6 years ago

Volume 21 Issue 1 - September 2015

  • Text
  • September
  • Jazz
  • Toronto
  • Musical
  • Sept
  • Quartet
  • Concerto
  • Orchestra
  • Symphony
  • Violin
Paul Ennis's annual TIFF TIPS (27 festival films of potential particular musical interest); Wu Man, Yo-Yo Ma and Jeffrey Beecher on the Silk Road; David Jaeger on CBC Radio Music in the days it was committed to commissioning; the LISTENING ROOM continues to grow on line; DISCoveries is back, bigger than ever; and Mary Lou Fallis says Trinity-St. Paul's is Just the Spot (especially this coming Sept 25!).


TIFF TIPS 2015 The Music of Strangers: Yo-Yo Ma and the Silk Road Ensemble PAUL ENNIS Welcome to The WholeNote’s fourth annual guide to the 2015 Toronto International Film Festival (TIFF), shining a light on films in which music plays an intriguing role. This year’s selection includes a film version of one of the most compelling musicals of the new century, several titles documenting musicians and their work – from two biopics and movies whose characters revolve around music – to those featuring soundtracks integral to their films’ artistic success. With 289 feature films from 71 countries, the following 27 choices are not the product of an exact science, only a loose guide for music-loving readers with a cinematic appetite. Rufus Norris’ London Road is a film adaptation of The National Theatre’s groundbreaking musical by Alecky Blythe and Adam Cork about the “Suffolk Strangler” murders in Ipswich in 2006. London Road uses the townspeople’s own descriptions of the events they lived through as the basis for the show’s lyrics, creating a fresh and arresting re-imagining of the form. The emotionally empathetic Tom Hardy is one of the townspeople. CanStage brought London Road to Toronto last winter in one of the highlights of the past season. It was a mesmerizing evening, a musical hybrid, as satisfying as it was innovative. After TIFF announced its selection, Rebecca Caine tweeted that she had seen both the stage and film versions, and that the film version was better. Director Andrew Cividino describes his well-crafted Sleeping Giant as a cross between Lord of the Flies and Stand By Me. The Ryerson grad wanted to capture the energy of being a boy growing up near Lake Superior. He succeeds in doing so in this slick character study of a cottage boy and two locals hanging out over one summer of awkward adolescence. Their bullying and braggadocio are as wild as the setting itself. Toy Piano Composers co-founder Chris Thornborrow wrote the evocative score which is further underpinned by a handful of songs by indie rock band Bruce Peninsula. Twenty Feet from Stardom director Morgan Neville follows up his Oscar winner with The Music of Strangers: Yo-Yo Ma and the Silk Road Ensemble, a documentary about the international musical collective created by legendary cellist Yo-Yo Ma. The film tracks this group of diverse instrumentalists, vocalists, composers, arrangers, visual artists and storytellers as they explore the power of music to preserve tradition, shape cultural evolution and inspire hope. The world premiere of the movie at TIFF September 13 (2:45pm at the Elgin) is just days ahead of the Silk Road with Yo-Yo Ma’s concert appearance at Massey Hall September 15. There are additional screenings September 15 (8:45am at TIFF Bell Lightbox 3) and September 18 (5pm at Isabel Bader). In Al Purdy Was Here dozens of literary talking heads led by Margaret Atwood bring the charismatic Canadian poet to life with anecdotes, reminiscences and first-hand history but it’s the copious video evidence of Purdy himself that makes the best case for his unique voice. The fate of Purdy’s Roblin Lake A-frame house in Prince Edward County is the starting point for this thorough documentary directed by former Maclean’s magazine film critic Brian D. Johnson and written by Johnson and his writer/editor wife Marni Jackson.. Elevating the proceedings are a number of songs inspired by Purdy’s poetry that mainly succeed in their genre cross-pollination. Standouts include “Say the Names” performed by violinist Jesse Zubot, Giller Prize-winning writer Joseph Boyden and the extraordinary Tanya Tagaq, who internalized Purdy’s words (as spoken by Boyden) and transformed them into raw emotional energy. Bruce Cockburn’s “3 Al Purdys” ends the London Road film, offering the singer-songwriter’s own inimitable take on the poet, summing up the previous 90 minutes in a song. Laurie Anderson’s Heart of a Dog is a personal essay film exploring themes of love, death and language. The director’s unmistakable musical voice is a constant presence as stories of her dog Lolabelle, her mother, her husband Lou Reed, childhood fantasies and political and 12 | Sept 1 - Oct 7, 2015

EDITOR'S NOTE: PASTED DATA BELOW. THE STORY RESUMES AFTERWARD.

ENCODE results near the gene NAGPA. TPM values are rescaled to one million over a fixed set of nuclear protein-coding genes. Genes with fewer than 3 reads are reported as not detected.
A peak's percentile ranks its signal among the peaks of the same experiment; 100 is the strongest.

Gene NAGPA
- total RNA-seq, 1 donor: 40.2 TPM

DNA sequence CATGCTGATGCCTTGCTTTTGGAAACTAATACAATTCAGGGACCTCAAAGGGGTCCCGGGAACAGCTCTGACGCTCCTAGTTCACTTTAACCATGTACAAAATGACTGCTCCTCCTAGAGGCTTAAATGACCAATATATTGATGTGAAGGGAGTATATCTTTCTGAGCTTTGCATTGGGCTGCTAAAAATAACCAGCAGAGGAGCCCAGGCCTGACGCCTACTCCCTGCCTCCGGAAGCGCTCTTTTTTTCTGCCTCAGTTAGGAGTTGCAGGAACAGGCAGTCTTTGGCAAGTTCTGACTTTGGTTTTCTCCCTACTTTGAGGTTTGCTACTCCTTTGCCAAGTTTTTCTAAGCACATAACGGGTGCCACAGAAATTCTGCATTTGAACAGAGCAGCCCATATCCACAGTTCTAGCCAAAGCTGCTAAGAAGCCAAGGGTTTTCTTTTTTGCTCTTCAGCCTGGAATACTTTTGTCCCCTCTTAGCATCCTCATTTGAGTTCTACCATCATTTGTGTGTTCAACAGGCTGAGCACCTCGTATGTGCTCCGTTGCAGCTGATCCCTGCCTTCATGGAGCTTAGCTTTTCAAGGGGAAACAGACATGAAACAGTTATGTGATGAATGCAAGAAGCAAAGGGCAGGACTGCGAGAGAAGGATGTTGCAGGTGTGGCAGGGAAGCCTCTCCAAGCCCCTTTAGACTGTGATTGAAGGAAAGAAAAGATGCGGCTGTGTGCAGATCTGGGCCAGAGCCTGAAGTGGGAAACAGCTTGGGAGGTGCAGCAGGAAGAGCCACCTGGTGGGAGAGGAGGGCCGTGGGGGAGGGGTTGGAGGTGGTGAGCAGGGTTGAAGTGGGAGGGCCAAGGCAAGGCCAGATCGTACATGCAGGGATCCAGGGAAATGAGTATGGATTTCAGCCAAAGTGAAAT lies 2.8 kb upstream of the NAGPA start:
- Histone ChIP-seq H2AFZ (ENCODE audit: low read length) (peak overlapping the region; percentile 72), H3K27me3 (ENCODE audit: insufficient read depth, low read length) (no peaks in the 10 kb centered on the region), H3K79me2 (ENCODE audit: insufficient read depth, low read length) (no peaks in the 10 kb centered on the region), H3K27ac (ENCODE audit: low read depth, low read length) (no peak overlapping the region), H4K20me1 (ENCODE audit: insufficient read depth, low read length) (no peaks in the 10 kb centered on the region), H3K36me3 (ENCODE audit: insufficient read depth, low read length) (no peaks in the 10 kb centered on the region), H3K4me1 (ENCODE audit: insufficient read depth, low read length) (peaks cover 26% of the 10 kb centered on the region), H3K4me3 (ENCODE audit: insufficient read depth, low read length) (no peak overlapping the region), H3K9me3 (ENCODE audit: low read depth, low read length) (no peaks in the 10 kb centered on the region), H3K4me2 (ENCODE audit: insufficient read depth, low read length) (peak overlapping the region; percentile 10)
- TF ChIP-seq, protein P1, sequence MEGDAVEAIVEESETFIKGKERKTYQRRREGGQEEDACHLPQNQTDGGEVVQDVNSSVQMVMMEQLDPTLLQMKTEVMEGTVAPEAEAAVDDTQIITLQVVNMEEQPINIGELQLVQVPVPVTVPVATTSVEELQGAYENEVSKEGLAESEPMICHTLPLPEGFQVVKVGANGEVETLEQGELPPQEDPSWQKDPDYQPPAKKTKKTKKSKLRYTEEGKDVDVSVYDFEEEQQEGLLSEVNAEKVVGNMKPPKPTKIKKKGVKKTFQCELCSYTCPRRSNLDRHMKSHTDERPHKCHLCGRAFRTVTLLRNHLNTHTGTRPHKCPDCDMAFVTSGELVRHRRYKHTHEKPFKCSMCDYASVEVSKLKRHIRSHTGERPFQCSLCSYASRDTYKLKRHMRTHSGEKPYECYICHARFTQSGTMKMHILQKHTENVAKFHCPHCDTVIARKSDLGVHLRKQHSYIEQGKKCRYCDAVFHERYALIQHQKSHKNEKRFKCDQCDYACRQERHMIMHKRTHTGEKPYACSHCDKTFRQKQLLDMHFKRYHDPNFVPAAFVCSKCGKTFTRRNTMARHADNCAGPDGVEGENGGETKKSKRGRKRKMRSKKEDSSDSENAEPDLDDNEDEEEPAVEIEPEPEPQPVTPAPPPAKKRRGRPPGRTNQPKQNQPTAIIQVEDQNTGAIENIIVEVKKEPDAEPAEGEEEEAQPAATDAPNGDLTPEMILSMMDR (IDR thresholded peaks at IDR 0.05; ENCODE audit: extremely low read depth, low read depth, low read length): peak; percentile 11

philosophical theories unspool in a song-like stream. Amazing Grace is the late Sydney Pollack’s film of Aretha Franklin’s live 1972 performance that became her multi-million-selling album, Amazing Grace. Filmed during church services in Los Angeles, the footage, which should be required viewing for anyone with even a passing interest in the music of the last half of the 20th century, has never been seen until now. In Janis: Little Girl Blue, director Amy Berg uncovers the sensitive woman behind the turbulence of legendary blues singer who died at 27 in 1970. Berg has shrewdly chosen one of Joplin’s spiritual heirs, Chan Marshall (aka Cat Power), to read Joplin’s revealing letters. A world premiere. Academy Award-winning director Morgan Neville (Twenty Feet from Stardom) has been a busy man. This portrait of Keith Richards, Keith Richards: Under the Influence, follows the iconic rocker on the road as the director explores the origins of his distinctive musical voice. Packed with music and archival material, this Netflix Original draws on hours of recent conversations with “Keef.” It charts the journey of his sound and influences, back to the music that inspired him as he creates his first solo album in 23 years. Miss Sharon Jones! is a propitious meeting of two creative spirits. Two-time Academy Award-winner Barbara Kopple follows R&B queen Sharon Jones over the course of an eventful year, as she battles a cancer diagnosis and struggles to hold her band the Dap-Kings together. Kahlil Joseph’s The Reflektor Tapes is a fascinating insight into the making of Arcade Fire’s international hit Reflektor. The film carries the viewer into a kaleidoscopic sonic and visual landscape, blending personal moments and interviews to dazzling effect. Ido Haar’s documentary, Thru You Princess, follows Israeli musician Kutiman as he trolls YouTube for unknown musical talent that he can sample in his own popular audiovisual creations. When he discovers Princess Shaw, a kind of musical diarist/singer-songwriter from New Orleans, he increases her audience by millions and changes her life. It sounds like an intriguing look into the reach and power of the Internet as well as a portrait of a struggling young woman for whom music is her salvation. Argentina’s María Nieves and Juan Carlos Copes are the best-known couple in the history of the tango. They have danced passionately, loved and hated each other for almost 50 years, until the day they separated. Now, almost at the end of their lives, they tell their story for the first time in German Kral’s documentary Our Last Tango, executive produced by Wim Wenders. Tom Hiddleston stars (with Elizabeth Olsen) and does his own singing in I Saw the Light, a biopic about country music icon Hank Williams. His distinctive vocals and penetrating lyrics have been part of American musical history for more than half a century but Williams also suffered from crippling pain (due to spina bifida) and substance abuse, leading to his sudden death from heart failure at 29 on New Year’s Day, 1953. Written and directed by Marc Abraham, I Saw the Light, is based on the 1994 biography by Colin Escott, George Merritt and William MacEwen. Based on factual and fictional material, Robert Budreau’s Born To Be Blue re-imagines jazz trumpeter Chet Baker in the late 1960s when he is cast to star in a film about himself. He takes up with his enigmatic female co-star and stumbles when his past returns to haunt him, threatening his musical career. Look for Dizzy Gillespie (Kevin Blanchard) and Miles Davis (Kedar Brown). Insider word has it that Ethan Hawke (whose documentary Seymour: An Introduction was one of the highlights of last year’s TIFF) is a convincing Baker. Part of the City To City selection, Michael Caton-Jones’ Urban Hymn is a redemptive coming-of-age story about a neglected and wayward teen whose incredible singing voice offers an escape to a better life. Another London title, Owen Harris’ Kill Your Friends, follows a 27-year-old A&R man searching for his next hit record in the 1990s. As the hits dry up and the industry changes, he takes the concept of “killer tunes” to a murderous new level. Elaine Constantine’s Northern Soul, also a London film, is built on the eponymous 1970s phenomenon that influenced songwriters, continues to page 78 Sept 1 - Oct 7, 2015 | 13